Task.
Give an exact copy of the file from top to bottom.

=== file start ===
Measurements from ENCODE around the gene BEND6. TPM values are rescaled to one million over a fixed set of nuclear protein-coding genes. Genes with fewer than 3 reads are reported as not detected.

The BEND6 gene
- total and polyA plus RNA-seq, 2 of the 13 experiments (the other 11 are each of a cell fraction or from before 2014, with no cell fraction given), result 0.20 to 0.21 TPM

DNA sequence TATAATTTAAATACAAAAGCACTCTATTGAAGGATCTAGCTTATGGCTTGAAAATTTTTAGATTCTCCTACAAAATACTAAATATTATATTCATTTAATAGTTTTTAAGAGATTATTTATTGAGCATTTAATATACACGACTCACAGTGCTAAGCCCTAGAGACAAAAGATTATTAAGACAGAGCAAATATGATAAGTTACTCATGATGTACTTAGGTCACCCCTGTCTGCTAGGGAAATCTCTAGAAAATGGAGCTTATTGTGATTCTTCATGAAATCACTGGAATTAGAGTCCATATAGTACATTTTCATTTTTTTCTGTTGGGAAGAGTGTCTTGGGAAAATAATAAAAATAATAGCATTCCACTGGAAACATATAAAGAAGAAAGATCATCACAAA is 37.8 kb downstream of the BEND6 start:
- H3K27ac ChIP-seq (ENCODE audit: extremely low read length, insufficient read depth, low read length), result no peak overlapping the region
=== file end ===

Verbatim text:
Measurements from ENCODE around the gene BEND6. TPM values are rescaled to one million over a fixed set of nuclear protein-coding genes. Genes with fewer than 3 reads are reported as not detected.

The BEND6 gene
- total and polyA plus RNA-seq, 2 of the 13 experiments (the other 11 are each of a cell fraction or from before 2014, with no cell fraction given), result 0.20 to 0.21 TPM

DNA sequence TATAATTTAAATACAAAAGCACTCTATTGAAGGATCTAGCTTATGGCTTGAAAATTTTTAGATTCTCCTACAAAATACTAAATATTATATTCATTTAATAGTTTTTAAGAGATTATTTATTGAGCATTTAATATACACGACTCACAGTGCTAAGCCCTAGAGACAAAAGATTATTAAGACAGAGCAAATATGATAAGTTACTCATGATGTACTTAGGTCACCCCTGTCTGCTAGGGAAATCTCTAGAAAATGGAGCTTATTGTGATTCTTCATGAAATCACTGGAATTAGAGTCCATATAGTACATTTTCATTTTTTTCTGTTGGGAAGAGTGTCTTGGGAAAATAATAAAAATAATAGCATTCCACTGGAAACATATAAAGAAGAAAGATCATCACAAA is 37.8 kb downstream of the BEND6 start:
- H3K27ac ChIP-seq (ENCODE audit: extremely low read length, insufficient read depth, low read length), result no peak overlapping the region